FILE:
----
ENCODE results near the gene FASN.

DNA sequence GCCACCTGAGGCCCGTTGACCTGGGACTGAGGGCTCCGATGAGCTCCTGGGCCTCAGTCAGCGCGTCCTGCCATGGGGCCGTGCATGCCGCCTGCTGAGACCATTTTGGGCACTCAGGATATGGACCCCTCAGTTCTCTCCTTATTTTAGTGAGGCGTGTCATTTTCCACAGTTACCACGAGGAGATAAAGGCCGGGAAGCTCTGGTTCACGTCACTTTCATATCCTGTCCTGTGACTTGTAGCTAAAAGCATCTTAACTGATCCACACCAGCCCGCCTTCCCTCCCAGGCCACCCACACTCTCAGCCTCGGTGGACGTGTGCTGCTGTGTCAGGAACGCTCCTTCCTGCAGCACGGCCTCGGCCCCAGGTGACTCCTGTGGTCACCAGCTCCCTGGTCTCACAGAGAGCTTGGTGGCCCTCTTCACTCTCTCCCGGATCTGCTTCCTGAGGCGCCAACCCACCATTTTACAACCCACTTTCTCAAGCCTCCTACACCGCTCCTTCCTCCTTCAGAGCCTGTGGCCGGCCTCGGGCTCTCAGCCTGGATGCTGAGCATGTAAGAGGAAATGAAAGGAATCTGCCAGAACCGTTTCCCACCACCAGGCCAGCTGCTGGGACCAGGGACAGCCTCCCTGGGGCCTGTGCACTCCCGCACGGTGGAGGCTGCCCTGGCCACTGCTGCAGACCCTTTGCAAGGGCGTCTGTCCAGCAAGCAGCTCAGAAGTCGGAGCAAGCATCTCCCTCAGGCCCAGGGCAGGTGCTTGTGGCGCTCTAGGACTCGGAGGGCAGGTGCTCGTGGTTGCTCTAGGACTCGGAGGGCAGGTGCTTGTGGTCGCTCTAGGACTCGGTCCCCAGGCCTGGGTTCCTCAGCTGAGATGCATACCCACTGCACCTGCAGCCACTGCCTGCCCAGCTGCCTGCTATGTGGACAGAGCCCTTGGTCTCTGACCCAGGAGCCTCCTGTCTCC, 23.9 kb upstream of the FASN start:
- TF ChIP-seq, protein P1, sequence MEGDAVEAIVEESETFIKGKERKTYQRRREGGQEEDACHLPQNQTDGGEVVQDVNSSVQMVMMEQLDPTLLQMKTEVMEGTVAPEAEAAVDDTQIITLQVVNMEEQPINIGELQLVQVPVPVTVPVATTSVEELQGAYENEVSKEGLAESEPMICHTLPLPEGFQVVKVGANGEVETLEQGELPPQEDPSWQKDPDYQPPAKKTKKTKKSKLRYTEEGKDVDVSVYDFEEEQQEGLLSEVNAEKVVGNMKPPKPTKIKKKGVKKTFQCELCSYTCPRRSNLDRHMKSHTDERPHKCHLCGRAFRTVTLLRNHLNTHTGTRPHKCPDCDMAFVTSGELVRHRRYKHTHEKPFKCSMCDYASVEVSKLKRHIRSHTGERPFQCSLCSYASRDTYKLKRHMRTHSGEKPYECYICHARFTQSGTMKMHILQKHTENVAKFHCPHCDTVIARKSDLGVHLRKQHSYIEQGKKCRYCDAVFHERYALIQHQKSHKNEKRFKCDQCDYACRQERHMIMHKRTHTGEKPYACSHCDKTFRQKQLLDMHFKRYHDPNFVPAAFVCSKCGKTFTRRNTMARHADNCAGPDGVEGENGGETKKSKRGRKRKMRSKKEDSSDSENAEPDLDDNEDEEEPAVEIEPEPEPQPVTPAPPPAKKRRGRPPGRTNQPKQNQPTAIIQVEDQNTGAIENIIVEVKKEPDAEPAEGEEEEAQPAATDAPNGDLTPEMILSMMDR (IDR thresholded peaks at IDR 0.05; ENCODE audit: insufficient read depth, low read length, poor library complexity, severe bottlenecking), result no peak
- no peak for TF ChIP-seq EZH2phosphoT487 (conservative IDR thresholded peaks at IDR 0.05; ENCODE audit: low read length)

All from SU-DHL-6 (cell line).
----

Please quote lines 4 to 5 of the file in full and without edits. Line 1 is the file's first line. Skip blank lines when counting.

- no peak for TF ChIP-seq EZH2phosphoT487 (conservative IDR thresholded peaks at IDR 0.05; ENCODE audit: low read length)

All from SU-DHL-6 (cell line).